“We just want to get back to what we were doing in 2019.”
“The last year has been unprecedented, but we’re confident we’ll recover and get back to normal.”
“We were doing so well before the pandemic. Once we get everyone back, it’ll be business as usual.”
I hear these sentiments often from the leadership and senior management teams I work with. There’s nothing wrong with wanting to get back to normal of course, especially when things change as dramatically as they have recently, it’s only natural that we yearn for better times past. But I think it’s safe to say that the changes work places have undergone are so fundamental that there’s little prospect of returning to business as usual.
It’s been 18 months since the World Health Organisation declared COVID-19 a global pandemic.
Even before any of us had ever heard of COVID-19, our working practices were undergoing transformative change, with digital technology speeding everything up and altering forever the expectations of our clients, customers or those we serve.
But the pandemic has acted as an accelerant meaning businesses and organisations across all sectors now facing great upheaval and uncertainty.
The prolonged enforcement of working from home has caused a seismic shift in the culture of the workplace. Of course, there are professions and roles for whom working from home is not an option, but for those of us working in the knowledge-based economy, it’s a reality that’s not going away anytime soon.
This comes with its advantages and disadvantages.
Staff have come to enjoy the flexibility home working brings and certainly don’t miss the dreaded daily commute. They have quickly adapted to using video meetings and chat platforms to connect with their colleagues while working on shared documents in the cloud.
Research has shown that most employees would prefer to continue working this way. Although, very few would welcome a return to 100% office-based working, with the vast majority favouring a mixture of the two.
A ‘hybrid’ way of working with 2-3 days in the office and the rest at home seems to be the best way forward, but this is not without its challenges for most organisations.
Although leaders may see this as an opportunity to cut overhead by reducing the physical footprint of their static workplaces, there are real concerns about the effect this way of working will have on the efficiency and the quality of the work being carried out.
Many ask themselves; What’s the best way to ensure everyone is working together when we are not all under the same roof?
The pandemic has presented a once-in-a-lifetime chance to reflect on the relationship between where we work and how we work. An opportunity to ask ourselves what does it actually mean to work in the office?
In his book Deep Work, Cal Newport argues that in order to thrive in the information economy, we must allow time for focused, undistracted work on tasks that push our cognitive abilities to their limit.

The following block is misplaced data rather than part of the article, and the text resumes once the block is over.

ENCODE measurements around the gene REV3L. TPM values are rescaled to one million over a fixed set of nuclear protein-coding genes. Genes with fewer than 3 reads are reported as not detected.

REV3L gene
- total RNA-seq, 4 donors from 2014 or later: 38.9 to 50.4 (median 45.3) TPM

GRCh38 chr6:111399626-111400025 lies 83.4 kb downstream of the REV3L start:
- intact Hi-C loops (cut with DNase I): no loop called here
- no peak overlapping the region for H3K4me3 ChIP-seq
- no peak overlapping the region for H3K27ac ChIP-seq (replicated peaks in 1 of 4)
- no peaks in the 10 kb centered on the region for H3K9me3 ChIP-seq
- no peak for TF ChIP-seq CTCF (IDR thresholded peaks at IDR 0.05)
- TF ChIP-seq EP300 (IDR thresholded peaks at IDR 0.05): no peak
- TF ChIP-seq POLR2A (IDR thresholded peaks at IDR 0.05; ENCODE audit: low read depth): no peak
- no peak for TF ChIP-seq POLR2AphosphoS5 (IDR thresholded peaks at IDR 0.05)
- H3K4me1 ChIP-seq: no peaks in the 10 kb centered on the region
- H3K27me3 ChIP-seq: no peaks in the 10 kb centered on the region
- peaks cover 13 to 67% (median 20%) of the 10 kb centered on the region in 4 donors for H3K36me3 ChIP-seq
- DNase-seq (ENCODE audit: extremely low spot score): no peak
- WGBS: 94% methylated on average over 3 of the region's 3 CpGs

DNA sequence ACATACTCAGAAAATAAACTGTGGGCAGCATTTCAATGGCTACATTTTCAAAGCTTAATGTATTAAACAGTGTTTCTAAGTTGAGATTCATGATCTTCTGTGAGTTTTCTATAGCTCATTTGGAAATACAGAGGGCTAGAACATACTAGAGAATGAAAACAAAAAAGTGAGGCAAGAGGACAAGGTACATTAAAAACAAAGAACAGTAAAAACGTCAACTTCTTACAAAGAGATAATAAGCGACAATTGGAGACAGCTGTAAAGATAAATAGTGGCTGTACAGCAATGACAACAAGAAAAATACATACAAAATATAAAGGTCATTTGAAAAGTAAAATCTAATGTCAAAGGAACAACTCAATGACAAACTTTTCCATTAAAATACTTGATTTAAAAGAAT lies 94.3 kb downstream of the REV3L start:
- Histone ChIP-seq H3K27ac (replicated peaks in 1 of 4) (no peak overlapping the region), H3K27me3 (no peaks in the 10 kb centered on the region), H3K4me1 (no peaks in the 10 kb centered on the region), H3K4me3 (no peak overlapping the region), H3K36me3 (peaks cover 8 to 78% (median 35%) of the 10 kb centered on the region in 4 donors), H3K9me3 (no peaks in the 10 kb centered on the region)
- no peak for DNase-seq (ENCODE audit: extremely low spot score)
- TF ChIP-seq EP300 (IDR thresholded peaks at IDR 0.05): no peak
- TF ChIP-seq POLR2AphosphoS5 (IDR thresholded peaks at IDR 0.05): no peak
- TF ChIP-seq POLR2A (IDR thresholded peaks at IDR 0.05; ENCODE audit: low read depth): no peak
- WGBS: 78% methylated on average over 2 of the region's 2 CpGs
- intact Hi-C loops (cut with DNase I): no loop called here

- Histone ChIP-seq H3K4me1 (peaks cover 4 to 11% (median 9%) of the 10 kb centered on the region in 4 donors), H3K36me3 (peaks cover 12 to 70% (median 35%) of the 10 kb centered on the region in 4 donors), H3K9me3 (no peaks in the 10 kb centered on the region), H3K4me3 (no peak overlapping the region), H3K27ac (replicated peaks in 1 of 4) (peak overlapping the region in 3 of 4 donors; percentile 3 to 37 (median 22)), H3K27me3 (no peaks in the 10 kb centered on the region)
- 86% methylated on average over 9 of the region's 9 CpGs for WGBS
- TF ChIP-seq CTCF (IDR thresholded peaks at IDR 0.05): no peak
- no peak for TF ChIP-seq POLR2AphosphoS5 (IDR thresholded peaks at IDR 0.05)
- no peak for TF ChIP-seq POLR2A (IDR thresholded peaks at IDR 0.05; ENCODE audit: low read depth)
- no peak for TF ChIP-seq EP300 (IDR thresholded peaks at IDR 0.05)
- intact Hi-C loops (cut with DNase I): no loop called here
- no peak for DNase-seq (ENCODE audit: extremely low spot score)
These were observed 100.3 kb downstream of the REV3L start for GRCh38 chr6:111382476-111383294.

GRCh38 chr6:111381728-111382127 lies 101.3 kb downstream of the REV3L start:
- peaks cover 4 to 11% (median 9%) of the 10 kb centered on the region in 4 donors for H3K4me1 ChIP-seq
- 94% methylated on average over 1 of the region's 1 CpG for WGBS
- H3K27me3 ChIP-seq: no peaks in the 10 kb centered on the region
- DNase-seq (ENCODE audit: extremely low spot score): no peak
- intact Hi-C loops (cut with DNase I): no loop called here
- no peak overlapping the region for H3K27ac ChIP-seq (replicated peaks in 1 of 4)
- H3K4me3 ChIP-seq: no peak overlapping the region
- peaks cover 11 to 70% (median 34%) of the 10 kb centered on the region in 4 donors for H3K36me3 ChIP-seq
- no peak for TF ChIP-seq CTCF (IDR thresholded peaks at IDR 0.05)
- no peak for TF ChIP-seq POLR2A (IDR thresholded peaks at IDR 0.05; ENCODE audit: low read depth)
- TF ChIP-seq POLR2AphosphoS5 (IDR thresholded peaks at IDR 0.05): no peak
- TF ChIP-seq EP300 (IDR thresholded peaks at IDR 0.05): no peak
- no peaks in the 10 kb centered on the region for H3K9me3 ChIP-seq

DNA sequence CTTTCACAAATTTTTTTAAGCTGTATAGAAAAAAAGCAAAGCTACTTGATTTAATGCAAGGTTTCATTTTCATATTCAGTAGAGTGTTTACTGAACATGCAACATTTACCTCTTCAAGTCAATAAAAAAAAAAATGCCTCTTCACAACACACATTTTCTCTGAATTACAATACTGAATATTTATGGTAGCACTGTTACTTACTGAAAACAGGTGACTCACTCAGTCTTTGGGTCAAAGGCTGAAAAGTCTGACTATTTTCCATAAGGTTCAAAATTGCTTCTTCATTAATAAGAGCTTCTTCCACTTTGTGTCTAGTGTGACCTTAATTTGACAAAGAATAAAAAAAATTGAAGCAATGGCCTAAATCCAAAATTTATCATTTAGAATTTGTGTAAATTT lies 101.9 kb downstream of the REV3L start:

Complex problem solving, computer programming and data analysis all require deep work to learn and do. So it’s essential to schedule uninterrupted blocks of time where we can focus.
However, open-plan offices are designed to encourage collaboration but are often very distracting for someone looking to get their head into deep work.
That said, as social animals, we need co-operation and regular physical interaction to survive and thrive.
Collective creative thinking works far better when in person. Live video links may connect us to others, wherever they are, but we communicate somewhat less than when meeting face-to-face. Spending time in each other’s company helps us see how people behave and better understand how they think.
“Chance encounters and interactions between knowledge workers improve performance.”
Ben Waber, Jennifer Magnolfi and Greg Lindsay
So perhaps this gives us a clue to how we can reconfigure our working spaces to allow for both deep work and the creative collaboration we need.
Releasing people from the shackles of the 9-5 model can empower them to manage their own time at home, completing the tasks that require undistracted focus or deep work.
Whilst reimagining your office environment into a more flexible, social space, albeit on a smaller scale if necessary, with movable furniture and walls, for example, will make it more conducive to creativity and collaboration. Thus, helping build a company culture and a sense of community while still allowing for that vital “water cooler moment.”
Learning from the ‘results-only work environment’ (ROWE) movement, leadership must focus on the outcomes they want to see rather than the paths required to achieve them while putting trust in their teams to deliver.
Developing and implementing this requires both a top-down and bottom-up approach, ensuring everyone is involved and giving teams and individuals autonomy and the ability to make decisions for themselves within an agreed framework. One where everyone understands what their role is, what they are responsible for, and what the measurement for success is.
That framework is OKRs.